Millennium Post

CLEANING THEIR MESS

Dog hair has a way of sticking stubbornly to upholstery – but with some patience, one can easily remove it with household products

CLEANING THEIR MESS

My dog rubs herself against my clothes every day. Is there any way to get dog hair off my clothes. I don't want to wash them every day.

Here are some suggestions for your clothes, carpets, sofas, bed linen:

Soak the palm of your hand. Wipe the pet hair off in a downward motion. The hair will ball up and stick to your damp hand. This works because the hair becomes wet, therefore heavier. This results in it being unable to stick to your pants (or whatever surface you're dealing with) in response to static electricity.

Slightly dampen a clean, regular kitchen sponge. Use a sponge mop if you're removing pet hair from a low-pile carpet, in which case the floor should be thoroughly vacuumed first. Rub the fabric, upholstery, or carpet with the sponge. The fur should roll up into clumps that you can pick off by hand.

Rub Velcro curlers on the surface to catch the hair. If the curler has a metal inner form, it can be bent to reach corners.

Use sellotape to peel off some fur. Just wrap some around your hand with the sticky, adhesive part sticking out and tap it on the fur-covered areas. Use masking tape. It's relatively cheap and you can tear off a piece, tape the ends together, and then rotate the tape while removing pet hair from clothing or other surfaces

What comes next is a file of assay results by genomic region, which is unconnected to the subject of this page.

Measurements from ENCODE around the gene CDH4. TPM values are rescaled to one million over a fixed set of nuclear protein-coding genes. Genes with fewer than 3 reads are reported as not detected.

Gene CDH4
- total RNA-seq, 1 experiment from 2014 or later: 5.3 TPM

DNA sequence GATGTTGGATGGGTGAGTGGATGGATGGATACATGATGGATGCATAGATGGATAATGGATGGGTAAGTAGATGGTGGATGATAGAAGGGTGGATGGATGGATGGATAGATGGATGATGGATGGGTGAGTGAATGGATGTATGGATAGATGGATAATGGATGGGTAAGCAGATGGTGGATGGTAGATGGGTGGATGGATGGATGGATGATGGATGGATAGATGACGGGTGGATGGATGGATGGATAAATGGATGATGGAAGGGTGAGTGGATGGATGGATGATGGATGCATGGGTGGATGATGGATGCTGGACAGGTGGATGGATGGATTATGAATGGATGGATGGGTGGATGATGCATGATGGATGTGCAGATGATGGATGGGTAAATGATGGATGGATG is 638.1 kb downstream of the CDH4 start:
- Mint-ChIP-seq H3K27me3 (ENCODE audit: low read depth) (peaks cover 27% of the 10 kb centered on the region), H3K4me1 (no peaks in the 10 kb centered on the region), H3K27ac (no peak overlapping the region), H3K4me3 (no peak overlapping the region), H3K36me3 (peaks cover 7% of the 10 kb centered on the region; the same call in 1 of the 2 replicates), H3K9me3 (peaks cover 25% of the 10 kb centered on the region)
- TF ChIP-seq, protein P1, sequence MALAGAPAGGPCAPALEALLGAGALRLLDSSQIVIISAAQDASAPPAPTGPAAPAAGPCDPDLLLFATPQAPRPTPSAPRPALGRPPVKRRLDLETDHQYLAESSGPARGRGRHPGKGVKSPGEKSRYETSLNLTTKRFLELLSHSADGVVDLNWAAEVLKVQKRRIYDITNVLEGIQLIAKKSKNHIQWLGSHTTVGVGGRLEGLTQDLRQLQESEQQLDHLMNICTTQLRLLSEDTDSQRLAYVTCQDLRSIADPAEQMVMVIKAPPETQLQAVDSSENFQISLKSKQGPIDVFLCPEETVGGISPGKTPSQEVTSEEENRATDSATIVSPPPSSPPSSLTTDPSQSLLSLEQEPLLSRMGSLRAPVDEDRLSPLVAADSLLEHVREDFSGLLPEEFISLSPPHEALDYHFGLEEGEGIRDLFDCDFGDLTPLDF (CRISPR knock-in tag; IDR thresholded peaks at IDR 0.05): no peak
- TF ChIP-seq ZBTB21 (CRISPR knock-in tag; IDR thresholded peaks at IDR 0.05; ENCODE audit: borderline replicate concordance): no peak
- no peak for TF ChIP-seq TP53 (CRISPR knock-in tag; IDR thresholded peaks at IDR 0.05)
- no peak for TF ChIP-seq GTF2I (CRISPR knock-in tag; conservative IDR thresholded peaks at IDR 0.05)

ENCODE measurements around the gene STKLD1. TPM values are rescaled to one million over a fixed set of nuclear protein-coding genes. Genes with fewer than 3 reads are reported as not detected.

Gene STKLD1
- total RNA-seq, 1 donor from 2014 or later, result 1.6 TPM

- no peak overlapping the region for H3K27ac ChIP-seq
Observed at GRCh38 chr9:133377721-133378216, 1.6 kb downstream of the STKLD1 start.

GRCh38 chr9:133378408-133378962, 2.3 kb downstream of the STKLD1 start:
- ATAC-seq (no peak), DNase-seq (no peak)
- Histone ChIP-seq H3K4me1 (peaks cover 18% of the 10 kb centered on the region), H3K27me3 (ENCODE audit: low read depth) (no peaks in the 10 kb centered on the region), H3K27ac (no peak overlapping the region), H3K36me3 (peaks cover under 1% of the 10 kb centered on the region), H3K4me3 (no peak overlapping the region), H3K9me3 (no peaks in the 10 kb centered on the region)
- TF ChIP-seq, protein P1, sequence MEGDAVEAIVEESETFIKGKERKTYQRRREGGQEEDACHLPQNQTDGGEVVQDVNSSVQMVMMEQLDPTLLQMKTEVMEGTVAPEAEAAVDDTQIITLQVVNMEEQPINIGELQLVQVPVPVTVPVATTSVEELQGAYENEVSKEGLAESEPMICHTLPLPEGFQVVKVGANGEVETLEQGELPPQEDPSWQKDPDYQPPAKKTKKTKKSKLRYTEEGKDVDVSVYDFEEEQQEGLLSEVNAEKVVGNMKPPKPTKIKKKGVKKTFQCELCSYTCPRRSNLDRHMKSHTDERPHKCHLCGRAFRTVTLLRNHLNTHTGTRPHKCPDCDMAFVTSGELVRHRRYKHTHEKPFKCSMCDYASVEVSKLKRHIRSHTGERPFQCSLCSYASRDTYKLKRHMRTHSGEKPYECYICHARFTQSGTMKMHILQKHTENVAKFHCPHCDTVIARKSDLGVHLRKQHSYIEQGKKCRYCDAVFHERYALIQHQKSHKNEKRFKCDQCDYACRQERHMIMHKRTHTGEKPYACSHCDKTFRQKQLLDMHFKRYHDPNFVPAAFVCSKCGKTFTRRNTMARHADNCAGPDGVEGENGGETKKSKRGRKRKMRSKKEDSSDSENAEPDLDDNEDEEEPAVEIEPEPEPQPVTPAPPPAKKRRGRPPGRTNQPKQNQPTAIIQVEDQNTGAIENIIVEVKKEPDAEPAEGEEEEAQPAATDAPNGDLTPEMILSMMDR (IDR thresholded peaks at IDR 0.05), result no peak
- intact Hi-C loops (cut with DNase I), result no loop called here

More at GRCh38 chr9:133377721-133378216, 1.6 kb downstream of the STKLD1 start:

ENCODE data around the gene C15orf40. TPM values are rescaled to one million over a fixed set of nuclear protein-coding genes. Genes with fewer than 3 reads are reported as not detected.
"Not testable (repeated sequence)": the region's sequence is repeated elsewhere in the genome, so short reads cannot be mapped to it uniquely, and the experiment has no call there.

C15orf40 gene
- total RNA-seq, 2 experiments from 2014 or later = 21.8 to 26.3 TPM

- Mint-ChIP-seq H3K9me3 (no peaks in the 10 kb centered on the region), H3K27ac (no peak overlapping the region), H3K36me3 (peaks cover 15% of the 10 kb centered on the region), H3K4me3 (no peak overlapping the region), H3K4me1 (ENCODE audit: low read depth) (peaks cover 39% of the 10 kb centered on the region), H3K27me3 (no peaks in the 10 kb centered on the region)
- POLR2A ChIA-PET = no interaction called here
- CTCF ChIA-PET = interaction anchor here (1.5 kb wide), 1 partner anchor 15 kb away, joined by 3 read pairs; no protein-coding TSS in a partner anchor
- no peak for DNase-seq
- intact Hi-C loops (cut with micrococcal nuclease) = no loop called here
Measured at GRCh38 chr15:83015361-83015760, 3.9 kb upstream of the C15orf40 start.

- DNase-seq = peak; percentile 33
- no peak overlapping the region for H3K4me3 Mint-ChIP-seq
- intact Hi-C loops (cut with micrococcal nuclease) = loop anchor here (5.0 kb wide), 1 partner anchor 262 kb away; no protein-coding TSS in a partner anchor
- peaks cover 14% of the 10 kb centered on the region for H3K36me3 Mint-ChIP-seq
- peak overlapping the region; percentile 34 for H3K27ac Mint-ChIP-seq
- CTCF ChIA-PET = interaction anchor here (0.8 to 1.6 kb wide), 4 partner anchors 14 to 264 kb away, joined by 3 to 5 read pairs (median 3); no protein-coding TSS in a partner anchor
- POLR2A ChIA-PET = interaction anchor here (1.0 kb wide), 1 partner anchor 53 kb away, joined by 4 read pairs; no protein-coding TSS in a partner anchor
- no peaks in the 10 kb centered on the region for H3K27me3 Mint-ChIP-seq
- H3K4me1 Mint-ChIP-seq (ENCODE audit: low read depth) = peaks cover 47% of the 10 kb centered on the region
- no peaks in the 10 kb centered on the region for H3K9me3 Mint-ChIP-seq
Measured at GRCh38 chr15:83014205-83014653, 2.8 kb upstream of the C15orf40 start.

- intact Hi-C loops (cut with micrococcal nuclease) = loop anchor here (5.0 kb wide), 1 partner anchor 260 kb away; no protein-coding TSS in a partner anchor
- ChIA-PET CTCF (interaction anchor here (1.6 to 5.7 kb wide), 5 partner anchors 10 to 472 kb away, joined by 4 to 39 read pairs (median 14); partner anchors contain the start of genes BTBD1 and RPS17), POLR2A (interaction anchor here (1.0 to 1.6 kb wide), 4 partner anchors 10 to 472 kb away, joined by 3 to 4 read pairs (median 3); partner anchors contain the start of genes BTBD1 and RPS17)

Put on a latex glove. Rub the surface wearing it. The pet hair should stick to your glove. This also works with rubber gloves or cloth gardening gloves with a rubber coating on the palm. A rubber bristle push broom can work in the same way on floors. Dampen the glove or rubber section of the glove for increased effectiveness. You can use dishwashing gloves. If you lightly dampen them and rub them over your clothes, the static they create and the texture of the palms will cause the stray hairs to cling to the gloves. Once they become covered with hair, give them a rinse and start again. Using the gloves for hair collection also works great on upholstered furniture.

Inflate a balloon. Rub it across the surface that has pet hair on it. The static on the balloon's surface will attract the hair, which you can collect and then re-use the balloon to get more hair.

Use a rubber broom. This is effectively for especially stubborn pet hair that sticks to a surface. The bristles work with static electricity and the hair jumps onto the brush.

Use rubber soles. Use a pair of shoes with a rubber sole, like a trainer for example. Wearing the shoe(s) (the easiest option), drag your foot along the rug or carpet and watch all the hair bunch up! Simply lift up the hair.

Buy a lint brush. These work on most types of dog and cat hair. Keep it by the door for quick touch-ups before going out. To clean quickly, rub the lint brush in the "wrong" direction with a damp washcloth

Keep several clothes brushes handy for a quick clean up before leaving home.

If you have woollen clothes that are covered with hair, use a clothes steamer or even hang them in a steamy bathroom before using the clothes brush. The dampness will help the fibers release the pet hair, making it easier to brush away.

A sticky clothes roller is often best for removing pet hair. If you don't have one (or can't find it), use some sturdy packing tape wrapped around your hand with the sticky side out.

Vacuum your home and furniture often. Much of the pet hair on your clothes comes from the furniture.

(Views expressed and information provided are personal. Send your questions to manekaanimallove@gmail.com)

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